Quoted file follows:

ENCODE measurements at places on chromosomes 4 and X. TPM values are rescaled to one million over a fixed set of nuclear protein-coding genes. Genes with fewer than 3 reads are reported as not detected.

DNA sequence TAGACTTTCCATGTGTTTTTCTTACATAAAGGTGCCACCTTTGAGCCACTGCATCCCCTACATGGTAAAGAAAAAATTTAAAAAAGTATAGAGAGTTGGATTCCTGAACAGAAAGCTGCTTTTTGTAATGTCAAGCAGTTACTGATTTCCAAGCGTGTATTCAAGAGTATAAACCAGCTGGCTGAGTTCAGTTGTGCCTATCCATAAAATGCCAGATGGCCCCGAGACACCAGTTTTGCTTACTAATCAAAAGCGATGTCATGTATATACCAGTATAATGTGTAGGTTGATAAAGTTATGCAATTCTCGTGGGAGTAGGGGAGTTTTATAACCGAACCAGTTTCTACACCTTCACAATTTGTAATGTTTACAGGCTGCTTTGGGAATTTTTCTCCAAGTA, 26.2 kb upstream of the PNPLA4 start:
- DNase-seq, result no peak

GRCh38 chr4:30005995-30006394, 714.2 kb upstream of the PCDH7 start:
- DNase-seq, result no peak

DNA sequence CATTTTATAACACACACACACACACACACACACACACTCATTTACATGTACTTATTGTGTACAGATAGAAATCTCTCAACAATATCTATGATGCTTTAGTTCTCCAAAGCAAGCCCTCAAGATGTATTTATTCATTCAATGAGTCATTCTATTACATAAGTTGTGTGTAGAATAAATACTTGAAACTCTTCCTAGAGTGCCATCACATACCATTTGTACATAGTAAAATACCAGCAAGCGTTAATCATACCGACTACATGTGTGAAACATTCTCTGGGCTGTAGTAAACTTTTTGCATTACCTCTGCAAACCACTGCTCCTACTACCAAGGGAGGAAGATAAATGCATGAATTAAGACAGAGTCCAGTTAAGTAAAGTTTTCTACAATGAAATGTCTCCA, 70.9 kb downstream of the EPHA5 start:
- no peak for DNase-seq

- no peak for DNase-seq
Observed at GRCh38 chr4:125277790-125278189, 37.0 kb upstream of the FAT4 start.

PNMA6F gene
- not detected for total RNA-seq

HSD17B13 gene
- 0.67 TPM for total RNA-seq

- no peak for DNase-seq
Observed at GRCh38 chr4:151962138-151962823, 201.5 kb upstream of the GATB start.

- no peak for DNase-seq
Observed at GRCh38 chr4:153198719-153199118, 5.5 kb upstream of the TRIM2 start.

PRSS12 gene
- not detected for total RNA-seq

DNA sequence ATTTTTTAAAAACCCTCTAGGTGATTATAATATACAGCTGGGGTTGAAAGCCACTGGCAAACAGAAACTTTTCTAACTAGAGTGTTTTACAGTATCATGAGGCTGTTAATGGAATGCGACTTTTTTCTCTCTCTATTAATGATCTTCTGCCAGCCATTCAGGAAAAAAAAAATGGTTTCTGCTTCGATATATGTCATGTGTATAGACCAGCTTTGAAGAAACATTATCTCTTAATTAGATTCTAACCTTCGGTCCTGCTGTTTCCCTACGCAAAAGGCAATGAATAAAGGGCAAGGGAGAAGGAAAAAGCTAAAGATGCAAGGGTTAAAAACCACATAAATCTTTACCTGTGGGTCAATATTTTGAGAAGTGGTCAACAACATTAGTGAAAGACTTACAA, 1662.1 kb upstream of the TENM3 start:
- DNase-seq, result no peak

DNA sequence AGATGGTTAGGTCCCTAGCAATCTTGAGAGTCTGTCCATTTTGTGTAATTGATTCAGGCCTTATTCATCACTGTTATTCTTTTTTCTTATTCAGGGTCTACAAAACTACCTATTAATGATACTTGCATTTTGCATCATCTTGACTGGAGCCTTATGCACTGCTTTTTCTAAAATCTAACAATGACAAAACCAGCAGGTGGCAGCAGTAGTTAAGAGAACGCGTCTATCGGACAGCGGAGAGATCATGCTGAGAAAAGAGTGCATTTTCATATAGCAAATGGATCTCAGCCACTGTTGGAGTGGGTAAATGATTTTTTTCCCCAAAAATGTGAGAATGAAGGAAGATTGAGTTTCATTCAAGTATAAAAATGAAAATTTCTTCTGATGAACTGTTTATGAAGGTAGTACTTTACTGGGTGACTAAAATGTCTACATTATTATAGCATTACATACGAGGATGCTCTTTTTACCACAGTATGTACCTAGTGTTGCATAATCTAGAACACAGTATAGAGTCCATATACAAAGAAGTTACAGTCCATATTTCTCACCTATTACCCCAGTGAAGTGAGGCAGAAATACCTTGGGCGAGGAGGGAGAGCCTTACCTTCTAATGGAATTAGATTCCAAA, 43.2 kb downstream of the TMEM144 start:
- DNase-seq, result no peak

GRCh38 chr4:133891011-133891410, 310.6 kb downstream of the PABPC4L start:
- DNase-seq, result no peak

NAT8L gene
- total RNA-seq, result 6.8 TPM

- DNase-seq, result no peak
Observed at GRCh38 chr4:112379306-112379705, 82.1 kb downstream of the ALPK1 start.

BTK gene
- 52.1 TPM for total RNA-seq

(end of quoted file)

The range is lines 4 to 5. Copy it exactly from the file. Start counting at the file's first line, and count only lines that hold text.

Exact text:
GRCh38 chr4:30005995-30006394, 714.2 kb upstream of the PCDH7 start:
- DNase-seq, result no peak